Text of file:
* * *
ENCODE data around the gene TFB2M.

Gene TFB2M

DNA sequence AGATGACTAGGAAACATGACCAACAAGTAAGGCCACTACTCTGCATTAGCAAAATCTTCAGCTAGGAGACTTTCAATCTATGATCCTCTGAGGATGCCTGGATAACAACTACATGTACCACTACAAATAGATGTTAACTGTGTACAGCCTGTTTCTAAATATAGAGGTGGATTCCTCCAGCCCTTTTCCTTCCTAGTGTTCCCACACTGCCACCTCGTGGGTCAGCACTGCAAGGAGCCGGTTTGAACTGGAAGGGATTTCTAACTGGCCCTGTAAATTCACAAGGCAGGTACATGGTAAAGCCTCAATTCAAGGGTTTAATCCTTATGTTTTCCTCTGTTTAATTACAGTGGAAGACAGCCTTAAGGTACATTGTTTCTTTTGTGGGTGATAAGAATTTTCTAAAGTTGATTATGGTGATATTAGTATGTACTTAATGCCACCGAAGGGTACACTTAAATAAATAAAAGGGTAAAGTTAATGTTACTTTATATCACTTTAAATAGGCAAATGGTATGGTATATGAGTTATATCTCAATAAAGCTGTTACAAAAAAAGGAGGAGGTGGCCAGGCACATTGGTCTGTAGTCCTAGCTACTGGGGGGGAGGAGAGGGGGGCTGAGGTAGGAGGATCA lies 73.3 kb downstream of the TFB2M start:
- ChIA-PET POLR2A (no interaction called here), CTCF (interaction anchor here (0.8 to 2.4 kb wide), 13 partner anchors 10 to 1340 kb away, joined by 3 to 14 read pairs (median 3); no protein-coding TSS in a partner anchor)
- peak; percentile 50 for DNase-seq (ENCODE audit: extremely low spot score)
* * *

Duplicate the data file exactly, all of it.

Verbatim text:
ENCODE data around the gene TFB2M.

Gene TFB2M

DNA sequence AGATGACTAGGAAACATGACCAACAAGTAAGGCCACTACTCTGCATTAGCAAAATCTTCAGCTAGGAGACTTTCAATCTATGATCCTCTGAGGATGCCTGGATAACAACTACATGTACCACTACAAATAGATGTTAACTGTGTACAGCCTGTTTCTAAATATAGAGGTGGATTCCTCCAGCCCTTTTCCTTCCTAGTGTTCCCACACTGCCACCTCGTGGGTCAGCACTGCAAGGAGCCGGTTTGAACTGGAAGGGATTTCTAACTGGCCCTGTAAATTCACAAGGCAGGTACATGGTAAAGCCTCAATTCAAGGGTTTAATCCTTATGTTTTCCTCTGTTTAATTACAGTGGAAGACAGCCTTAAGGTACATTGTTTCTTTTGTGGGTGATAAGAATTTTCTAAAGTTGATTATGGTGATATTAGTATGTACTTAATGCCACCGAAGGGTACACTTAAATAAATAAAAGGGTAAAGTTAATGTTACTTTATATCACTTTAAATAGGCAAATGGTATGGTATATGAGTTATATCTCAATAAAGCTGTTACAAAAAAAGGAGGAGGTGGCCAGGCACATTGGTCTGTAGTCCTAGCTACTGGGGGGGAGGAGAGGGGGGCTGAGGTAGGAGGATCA lies 73.3 kb downstream of the TFB2M start:
- ChIA-PET POLR2A (no interaction called here), CTCF (interaction anchor here (0.8 to 2.4 kb wide), 13 partner anchors 10 to 1340 kb away, joined by 3 to 14 read pairs (median 3); no protein-coding TSS in a partner anchor)
- peak; percentile 50 for DNase-seq (ENCODE audit: extremely low spot score)